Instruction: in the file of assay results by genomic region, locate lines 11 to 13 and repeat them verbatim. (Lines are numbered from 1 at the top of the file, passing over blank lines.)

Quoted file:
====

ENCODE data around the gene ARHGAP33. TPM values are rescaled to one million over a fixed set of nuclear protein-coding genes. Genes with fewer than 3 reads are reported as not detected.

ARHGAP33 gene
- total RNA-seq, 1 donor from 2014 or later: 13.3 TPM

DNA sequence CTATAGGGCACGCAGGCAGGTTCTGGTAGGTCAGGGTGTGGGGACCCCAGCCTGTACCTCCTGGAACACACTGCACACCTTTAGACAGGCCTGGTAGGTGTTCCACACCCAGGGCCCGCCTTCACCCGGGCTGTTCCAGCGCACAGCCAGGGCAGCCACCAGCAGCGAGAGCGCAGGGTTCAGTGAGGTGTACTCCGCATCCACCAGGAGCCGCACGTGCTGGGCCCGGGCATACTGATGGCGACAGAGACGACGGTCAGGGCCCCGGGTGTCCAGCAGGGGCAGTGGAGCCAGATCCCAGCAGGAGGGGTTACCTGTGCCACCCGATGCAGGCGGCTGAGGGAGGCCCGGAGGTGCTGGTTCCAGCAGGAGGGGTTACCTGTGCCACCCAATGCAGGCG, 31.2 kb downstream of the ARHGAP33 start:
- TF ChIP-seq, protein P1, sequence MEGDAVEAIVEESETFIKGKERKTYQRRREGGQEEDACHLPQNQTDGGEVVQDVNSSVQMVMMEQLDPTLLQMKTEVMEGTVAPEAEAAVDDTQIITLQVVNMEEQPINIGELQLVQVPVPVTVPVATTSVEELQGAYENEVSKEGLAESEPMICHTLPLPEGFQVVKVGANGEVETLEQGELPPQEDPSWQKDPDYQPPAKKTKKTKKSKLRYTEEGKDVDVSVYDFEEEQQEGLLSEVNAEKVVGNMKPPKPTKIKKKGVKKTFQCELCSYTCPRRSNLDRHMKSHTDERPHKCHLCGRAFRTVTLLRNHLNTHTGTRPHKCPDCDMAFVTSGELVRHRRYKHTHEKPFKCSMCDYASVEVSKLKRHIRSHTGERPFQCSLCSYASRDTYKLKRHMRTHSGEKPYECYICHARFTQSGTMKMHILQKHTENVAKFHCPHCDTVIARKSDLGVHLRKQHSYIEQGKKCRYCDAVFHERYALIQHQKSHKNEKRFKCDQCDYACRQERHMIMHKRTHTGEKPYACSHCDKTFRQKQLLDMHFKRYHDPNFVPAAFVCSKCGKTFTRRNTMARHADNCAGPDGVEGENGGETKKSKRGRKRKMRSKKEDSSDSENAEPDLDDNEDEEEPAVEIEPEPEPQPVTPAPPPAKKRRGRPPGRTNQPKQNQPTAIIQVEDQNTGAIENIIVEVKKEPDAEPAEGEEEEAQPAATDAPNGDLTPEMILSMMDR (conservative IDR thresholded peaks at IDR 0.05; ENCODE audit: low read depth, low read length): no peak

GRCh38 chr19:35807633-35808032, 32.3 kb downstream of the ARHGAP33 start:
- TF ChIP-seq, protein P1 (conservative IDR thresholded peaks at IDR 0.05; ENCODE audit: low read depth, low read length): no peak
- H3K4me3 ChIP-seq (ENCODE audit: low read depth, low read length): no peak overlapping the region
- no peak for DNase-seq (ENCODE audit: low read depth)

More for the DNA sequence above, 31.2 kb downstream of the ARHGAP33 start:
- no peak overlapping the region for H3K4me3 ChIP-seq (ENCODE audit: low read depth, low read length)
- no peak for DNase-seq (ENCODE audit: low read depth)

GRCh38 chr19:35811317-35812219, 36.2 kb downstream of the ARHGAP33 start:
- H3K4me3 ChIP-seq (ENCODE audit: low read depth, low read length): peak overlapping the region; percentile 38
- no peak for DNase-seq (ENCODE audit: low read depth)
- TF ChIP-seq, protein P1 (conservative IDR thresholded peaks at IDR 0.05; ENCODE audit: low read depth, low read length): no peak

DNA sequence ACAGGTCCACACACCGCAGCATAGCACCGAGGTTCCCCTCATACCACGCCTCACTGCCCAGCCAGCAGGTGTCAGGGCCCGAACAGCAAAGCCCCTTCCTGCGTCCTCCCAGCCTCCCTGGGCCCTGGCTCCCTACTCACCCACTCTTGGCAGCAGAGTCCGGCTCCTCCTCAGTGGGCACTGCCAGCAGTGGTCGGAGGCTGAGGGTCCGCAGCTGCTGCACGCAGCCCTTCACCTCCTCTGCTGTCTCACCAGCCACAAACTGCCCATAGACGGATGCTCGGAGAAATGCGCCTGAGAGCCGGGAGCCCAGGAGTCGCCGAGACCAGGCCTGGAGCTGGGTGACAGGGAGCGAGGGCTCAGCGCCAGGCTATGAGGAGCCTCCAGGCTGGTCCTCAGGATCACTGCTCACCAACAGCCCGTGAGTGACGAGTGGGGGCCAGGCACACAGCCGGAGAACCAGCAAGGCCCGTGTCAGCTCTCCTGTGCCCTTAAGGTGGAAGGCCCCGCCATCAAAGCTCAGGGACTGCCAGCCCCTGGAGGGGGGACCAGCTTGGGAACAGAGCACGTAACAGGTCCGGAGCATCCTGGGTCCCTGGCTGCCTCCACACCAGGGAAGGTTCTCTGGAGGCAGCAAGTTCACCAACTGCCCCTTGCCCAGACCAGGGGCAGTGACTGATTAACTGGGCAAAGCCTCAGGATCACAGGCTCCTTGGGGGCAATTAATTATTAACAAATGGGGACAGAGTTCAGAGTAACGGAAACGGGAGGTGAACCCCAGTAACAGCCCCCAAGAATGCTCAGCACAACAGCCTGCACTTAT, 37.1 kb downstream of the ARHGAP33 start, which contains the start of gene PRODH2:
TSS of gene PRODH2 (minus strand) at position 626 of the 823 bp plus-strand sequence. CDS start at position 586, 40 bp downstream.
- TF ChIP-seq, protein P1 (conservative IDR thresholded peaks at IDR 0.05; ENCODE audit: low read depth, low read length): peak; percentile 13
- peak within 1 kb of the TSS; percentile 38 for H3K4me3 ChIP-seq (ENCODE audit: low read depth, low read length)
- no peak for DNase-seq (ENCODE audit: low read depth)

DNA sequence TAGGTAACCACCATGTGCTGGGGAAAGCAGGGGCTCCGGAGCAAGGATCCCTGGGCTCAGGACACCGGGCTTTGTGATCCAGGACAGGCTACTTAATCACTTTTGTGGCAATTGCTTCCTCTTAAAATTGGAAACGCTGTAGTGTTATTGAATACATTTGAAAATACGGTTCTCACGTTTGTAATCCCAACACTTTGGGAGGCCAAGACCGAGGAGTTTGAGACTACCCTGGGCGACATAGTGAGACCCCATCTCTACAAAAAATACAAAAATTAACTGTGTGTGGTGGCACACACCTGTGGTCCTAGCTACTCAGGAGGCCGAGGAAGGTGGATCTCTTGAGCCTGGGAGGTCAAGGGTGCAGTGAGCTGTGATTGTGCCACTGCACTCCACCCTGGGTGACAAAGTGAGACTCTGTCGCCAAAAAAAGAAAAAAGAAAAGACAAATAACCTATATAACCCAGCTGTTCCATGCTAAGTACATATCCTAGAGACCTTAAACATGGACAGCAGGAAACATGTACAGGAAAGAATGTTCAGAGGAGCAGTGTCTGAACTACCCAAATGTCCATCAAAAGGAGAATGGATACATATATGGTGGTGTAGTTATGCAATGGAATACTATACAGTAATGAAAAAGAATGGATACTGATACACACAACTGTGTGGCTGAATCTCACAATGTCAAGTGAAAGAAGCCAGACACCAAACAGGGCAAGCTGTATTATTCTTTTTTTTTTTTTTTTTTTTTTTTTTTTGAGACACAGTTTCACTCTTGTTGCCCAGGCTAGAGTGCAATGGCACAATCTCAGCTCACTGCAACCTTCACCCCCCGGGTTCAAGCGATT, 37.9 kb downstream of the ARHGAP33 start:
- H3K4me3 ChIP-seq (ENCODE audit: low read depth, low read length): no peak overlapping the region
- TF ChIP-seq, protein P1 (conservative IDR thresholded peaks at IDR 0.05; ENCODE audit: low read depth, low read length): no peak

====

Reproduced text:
- no peak overlapping the region for H3K4me3 ChIP-seq (ENCODE audit: low read depth, low read length)
- no peak for DNase-seq (ENCODE audit: low read depth)

GRCh38 chr19:35811317-35812219, 36.2 kb downstream of the ARHGAP33 start: